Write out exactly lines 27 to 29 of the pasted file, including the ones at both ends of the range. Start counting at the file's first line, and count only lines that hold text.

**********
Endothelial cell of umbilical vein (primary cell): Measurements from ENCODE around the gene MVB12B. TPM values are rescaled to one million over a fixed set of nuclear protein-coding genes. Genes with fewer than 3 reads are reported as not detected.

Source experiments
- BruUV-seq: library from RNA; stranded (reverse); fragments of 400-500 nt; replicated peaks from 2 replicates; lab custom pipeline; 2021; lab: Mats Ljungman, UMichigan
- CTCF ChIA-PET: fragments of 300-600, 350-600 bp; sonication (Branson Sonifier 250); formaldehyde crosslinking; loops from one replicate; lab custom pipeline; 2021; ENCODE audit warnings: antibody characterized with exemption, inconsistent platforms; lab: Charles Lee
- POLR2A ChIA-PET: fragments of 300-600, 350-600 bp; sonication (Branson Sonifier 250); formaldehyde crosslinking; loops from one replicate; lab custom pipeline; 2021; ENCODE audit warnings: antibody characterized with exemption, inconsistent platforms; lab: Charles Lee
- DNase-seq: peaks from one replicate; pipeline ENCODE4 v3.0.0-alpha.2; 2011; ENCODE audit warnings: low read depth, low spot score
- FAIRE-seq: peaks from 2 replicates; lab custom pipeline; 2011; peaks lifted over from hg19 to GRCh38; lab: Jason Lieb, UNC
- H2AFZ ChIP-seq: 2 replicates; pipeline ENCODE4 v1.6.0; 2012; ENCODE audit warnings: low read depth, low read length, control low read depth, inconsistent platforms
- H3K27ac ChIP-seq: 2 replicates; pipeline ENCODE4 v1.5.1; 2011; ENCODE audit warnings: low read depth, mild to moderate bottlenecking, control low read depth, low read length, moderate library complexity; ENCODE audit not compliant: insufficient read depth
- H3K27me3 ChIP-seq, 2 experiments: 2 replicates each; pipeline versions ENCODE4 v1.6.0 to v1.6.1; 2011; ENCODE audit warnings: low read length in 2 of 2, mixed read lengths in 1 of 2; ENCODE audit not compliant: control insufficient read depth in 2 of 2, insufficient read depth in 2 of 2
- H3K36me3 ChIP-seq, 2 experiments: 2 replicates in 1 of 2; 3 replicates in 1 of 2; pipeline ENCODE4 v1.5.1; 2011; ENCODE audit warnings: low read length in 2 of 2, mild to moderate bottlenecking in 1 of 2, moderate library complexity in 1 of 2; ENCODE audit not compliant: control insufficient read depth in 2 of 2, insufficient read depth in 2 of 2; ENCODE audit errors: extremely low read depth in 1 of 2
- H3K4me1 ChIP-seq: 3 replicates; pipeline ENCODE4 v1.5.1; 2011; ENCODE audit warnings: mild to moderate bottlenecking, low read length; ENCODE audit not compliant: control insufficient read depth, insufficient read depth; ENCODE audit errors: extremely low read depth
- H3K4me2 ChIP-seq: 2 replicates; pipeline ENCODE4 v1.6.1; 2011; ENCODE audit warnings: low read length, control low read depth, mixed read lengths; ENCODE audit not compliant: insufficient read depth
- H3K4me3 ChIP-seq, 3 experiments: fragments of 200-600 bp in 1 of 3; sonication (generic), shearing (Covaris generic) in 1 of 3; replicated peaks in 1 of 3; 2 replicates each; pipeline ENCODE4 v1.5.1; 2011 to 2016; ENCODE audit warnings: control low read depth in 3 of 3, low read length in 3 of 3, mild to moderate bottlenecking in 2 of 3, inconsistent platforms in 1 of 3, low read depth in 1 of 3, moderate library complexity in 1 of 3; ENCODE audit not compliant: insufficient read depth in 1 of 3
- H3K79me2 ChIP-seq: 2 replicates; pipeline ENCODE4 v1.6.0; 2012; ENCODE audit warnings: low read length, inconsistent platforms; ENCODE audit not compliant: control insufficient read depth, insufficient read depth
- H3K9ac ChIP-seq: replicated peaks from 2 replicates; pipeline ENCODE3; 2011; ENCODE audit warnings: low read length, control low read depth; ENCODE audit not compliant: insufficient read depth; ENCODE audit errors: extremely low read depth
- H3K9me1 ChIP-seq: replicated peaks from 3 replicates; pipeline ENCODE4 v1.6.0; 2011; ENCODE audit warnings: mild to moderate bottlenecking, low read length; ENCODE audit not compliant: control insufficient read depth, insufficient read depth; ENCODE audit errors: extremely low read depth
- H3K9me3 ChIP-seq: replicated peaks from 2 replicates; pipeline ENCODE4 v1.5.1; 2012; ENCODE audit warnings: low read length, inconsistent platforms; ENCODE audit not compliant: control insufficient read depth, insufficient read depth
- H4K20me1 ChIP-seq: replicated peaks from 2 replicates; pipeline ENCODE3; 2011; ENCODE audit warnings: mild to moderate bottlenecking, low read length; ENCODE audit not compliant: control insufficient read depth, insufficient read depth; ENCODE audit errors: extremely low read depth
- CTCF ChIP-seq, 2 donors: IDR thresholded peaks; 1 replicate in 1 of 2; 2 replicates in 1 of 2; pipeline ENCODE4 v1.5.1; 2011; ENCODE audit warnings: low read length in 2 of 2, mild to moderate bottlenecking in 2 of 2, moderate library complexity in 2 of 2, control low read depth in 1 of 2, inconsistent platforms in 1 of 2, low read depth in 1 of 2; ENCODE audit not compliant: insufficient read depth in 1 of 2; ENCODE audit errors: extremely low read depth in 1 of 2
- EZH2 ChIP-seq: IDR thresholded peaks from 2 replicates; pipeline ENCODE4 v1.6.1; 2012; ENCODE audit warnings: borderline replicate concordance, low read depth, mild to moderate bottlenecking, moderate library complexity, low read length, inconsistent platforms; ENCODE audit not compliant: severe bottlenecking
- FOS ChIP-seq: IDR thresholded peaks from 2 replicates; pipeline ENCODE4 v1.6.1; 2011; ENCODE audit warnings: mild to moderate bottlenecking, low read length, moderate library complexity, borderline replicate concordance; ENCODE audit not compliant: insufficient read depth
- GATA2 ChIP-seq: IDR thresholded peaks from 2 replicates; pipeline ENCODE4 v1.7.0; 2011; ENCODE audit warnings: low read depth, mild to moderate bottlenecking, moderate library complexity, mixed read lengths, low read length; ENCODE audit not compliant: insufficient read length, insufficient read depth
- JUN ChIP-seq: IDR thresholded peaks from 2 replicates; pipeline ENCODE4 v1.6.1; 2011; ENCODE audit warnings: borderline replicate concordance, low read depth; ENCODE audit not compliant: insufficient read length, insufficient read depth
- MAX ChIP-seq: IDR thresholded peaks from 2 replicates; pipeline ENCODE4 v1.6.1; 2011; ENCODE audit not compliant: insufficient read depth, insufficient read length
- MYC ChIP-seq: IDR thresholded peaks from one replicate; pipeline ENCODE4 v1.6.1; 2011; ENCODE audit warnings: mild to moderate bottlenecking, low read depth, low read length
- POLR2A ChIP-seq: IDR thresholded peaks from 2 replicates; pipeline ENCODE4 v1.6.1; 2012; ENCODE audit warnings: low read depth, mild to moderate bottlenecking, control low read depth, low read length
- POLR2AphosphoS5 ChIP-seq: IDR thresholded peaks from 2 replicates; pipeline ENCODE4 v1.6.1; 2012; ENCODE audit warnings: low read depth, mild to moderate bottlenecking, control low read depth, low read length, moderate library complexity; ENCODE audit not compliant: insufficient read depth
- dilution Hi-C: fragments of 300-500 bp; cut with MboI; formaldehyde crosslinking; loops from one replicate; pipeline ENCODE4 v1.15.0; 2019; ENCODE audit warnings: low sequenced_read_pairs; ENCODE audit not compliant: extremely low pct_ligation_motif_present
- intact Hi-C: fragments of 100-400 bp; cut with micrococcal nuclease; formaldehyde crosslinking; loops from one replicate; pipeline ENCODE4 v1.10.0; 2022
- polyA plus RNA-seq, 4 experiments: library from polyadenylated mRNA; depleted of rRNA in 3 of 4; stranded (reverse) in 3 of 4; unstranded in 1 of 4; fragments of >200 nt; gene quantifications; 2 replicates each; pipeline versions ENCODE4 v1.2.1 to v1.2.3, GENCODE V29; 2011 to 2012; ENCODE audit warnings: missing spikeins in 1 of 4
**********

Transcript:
- POLR2A ChIP-seq: IDR thresholded peaks from 2 replicates; pipeline ENCODE4 v1.6.1; 2012; ENCODE audit warnings: low read depth, mild to moderate bottlenecking, control low read depth, low read length
- POLR2AphosphoS5 ChIP-seq: IDR thresholded peaks from 2 replicates; pipeline ENCODE4 v1.6.1; 2012; ENCODE audit warnings: low read depth, mild to moderate bottlenecking, control low read depth, low read length, moderate library complexity; ENCODE audit not compliant: insufficient read depth
- dilution Hi-C: fragments of 300-500 bp; cut with MboI; formaldehyde crosslinking; loops from one replicate; pipeline ENCODE4 v1.15.0; 2019; ENCODE audit warnings: low sequenced_read_pairs; ENCODE audit not compliant: extremely low pct_ligation_motif_present